The equation for for a straight line belonging to projective plane in homogeneous coordinates looks like u1x1 + u2x2 + u3x3 = 0, where xi and ui — coordinates of the point and the line respectively. Just like you stated it can be thought of as matrix multiplication for a column and a raw vectors. But why is it always equal to zero? OK, we may say the zero to be an artefact of using homogeneous coordinates. They are nice, but inhomogeneous coordinates are not nixed. The equation turns into u1x + u2y + u3 = 0 or u1x + u2y = -u3, where x = x1/x3 and y = x2/x3. But again what is the meaning for this value of -u3? And what is the equivalent of «manifold» tangent space of which is our projective space?
 
  • #4
robphy
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That book by Burke was my first introduction to projective geometry, although he only mentioned it in passing.
Over time, I had to make my way over to math books on the subject.
It hasn't been easy... but I am making slow but steady progress into understanding how those ideas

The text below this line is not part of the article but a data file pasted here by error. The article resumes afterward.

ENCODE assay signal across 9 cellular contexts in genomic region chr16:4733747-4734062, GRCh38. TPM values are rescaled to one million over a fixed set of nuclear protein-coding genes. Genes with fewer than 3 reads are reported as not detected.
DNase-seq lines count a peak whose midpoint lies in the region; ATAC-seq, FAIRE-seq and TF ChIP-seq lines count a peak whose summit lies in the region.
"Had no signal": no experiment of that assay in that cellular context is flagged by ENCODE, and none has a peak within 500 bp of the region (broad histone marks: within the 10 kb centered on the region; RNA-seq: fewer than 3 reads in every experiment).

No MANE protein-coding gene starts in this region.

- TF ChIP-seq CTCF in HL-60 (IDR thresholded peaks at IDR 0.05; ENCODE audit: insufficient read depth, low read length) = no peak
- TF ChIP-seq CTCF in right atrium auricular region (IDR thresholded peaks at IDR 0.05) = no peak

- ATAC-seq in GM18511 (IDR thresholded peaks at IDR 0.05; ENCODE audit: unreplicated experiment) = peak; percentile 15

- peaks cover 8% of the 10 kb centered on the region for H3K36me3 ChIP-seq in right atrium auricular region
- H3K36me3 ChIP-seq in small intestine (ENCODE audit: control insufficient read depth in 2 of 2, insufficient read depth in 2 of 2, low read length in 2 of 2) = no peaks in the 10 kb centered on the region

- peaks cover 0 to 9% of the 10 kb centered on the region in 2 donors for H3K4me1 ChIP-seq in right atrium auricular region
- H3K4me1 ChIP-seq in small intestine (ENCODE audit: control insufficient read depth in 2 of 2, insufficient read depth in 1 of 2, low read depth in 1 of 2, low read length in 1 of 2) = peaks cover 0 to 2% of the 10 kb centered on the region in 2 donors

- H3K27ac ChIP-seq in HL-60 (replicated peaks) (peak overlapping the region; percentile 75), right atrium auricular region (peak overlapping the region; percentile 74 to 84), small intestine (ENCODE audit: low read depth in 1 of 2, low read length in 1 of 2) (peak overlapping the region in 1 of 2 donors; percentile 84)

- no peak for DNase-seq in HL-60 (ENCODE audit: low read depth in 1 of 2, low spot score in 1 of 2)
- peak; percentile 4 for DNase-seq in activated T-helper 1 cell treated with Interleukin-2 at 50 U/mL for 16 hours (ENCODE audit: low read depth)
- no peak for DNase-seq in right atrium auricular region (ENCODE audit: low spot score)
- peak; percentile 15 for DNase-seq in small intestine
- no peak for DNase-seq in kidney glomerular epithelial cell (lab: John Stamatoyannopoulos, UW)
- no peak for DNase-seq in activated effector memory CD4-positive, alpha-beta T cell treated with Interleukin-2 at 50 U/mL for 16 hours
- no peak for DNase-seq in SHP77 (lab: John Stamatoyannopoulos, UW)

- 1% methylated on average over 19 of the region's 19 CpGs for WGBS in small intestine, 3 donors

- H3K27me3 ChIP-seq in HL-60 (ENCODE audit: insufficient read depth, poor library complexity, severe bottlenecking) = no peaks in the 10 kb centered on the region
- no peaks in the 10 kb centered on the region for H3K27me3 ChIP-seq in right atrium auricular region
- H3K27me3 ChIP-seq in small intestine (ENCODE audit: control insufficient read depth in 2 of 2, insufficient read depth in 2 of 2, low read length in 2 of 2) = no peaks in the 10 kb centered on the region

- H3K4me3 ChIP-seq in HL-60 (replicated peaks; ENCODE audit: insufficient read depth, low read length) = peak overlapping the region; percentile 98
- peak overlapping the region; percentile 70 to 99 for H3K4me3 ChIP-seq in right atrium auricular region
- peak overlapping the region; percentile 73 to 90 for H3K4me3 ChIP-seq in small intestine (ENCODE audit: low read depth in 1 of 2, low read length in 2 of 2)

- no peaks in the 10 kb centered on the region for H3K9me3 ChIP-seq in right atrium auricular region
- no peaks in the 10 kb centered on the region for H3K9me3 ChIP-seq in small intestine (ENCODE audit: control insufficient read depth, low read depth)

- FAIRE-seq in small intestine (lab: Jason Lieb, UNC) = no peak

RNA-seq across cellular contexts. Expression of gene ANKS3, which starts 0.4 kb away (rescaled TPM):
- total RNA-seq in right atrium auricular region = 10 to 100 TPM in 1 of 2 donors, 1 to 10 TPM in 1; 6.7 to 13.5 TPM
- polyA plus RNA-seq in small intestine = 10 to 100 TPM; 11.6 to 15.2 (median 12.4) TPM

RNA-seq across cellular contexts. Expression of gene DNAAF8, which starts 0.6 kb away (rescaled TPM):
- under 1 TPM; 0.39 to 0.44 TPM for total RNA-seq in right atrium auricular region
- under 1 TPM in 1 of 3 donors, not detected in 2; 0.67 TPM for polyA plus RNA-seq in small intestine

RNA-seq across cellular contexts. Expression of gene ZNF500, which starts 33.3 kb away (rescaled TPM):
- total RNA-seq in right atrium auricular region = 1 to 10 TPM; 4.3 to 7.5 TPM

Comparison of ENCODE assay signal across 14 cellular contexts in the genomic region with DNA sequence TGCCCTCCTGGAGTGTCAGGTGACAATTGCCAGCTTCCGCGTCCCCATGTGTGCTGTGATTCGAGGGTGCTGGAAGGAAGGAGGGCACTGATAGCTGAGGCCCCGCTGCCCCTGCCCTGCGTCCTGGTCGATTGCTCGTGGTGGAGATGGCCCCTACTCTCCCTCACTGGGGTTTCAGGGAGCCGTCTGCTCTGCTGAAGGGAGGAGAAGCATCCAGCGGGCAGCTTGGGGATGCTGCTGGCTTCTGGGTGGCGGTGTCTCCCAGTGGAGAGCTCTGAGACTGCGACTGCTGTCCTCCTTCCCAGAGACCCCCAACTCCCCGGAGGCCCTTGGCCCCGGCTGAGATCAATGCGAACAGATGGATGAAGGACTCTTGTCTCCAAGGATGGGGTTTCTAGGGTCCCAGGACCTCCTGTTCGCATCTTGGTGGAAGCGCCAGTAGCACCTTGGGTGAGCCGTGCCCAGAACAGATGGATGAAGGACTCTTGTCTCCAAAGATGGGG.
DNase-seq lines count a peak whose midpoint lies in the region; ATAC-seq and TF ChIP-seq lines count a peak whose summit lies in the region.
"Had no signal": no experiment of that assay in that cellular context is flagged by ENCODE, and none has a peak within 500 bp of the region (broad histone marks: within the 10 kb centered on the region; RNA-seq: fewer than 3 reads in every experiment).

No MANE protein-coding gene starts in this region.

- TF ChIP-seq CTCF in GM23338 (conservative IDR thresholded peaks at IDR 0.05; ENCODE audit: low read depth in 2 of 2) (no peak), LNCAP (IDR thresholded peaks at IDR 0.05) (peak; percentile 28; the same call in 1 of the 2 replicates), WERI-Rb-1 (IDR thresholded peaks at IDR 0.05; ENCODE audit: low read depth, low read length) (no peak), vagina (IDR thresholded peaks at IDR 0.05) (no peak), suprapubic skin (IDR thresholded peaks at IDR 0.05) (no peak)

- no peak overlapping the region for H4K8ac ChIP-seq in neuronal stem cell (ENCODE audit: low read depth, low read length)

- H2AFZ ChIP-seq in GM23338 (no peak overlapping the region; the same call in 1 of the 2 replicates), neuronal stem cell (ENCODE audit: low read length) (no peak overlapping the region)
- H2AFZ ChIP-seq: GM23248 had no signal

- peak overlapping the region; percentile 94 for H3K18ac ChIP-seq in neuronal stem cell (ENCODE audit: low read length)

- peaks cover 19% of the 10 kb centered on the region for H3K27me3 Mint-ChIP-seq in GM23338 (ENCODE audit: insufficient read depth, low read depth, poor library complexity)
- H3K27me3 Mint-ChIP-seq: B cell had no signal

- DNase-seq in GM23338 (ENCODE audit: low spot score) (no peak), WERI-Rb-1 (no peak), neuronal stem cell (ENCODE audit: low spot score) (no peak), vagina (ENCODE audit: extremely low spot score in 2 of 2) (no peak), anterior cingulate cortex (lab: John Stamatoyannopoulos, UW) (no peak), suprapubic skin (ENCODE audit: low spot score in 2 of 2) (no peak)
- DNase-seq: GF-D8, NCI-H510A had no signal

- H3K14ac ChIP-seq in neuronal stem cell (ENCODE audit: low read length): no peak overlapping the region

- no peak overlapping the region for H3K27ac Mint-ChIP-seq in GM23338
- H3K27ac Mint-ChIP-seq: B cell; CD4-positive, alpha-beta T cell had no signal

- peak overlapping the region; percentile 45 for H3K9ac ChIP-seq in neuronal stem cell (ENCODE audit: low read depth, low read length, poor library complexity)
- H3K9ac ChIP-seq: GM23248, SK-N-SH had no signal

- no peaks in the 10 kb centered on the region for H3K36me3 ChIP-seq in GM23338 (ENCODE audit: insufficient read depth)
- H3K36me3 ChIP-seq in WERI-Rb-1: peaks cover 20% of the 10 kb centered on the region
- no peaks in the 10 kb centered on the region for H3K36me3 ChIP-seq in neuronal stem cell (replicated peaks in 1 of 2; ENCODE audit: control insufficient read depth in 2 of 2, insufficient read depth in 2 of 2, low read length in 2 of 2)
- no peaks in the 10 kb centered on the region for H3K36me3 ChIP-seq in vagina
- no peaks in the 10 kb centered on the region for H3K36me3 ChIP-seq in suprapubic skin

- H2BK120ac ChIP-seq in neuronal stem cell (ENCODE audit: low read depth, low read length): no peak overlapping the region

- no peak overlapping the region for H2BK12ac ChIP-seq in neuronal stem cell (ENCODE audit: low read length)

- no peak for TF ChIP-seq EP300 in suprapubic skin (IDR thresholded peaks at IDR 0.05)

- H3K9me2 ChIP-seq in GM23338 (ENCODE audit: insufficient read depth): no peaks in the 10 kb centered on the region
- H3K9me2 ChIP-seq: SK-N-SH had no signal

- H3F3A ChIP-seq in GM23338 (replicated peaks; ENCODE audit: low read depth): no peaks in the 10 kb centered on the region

might show up in physics (likely behind the scenes... hiding in the mathematical foundations of various topics
[like tensors, special-relativity, and quantum mechanics]).

Here's an interesting book
https://www.amazon.com/dp/3527405674/?tag=pfamazon01-20
 
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  • #5
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It looks like we are sailing on parallel courses here.

I received no special education in mathematics and sincerely believed projective geometry to be some set of formal rules used in doing technical or architecture drawing, something that albeit being practicallly important just thrives on tedium (in my personal opinion, of course). Currently, I am enamoured with elegance and generality of this branch of geometry.

I agree, projective geometry seems to lie in basement of many ideas and theories in physics. Although, one normally finds only scattered and scanty allusions to it in monographs on physics. So thank you for recommending that book, judged by content it indeed looks very interesting, I will certainly check it out.
 
  • #6
mathwonk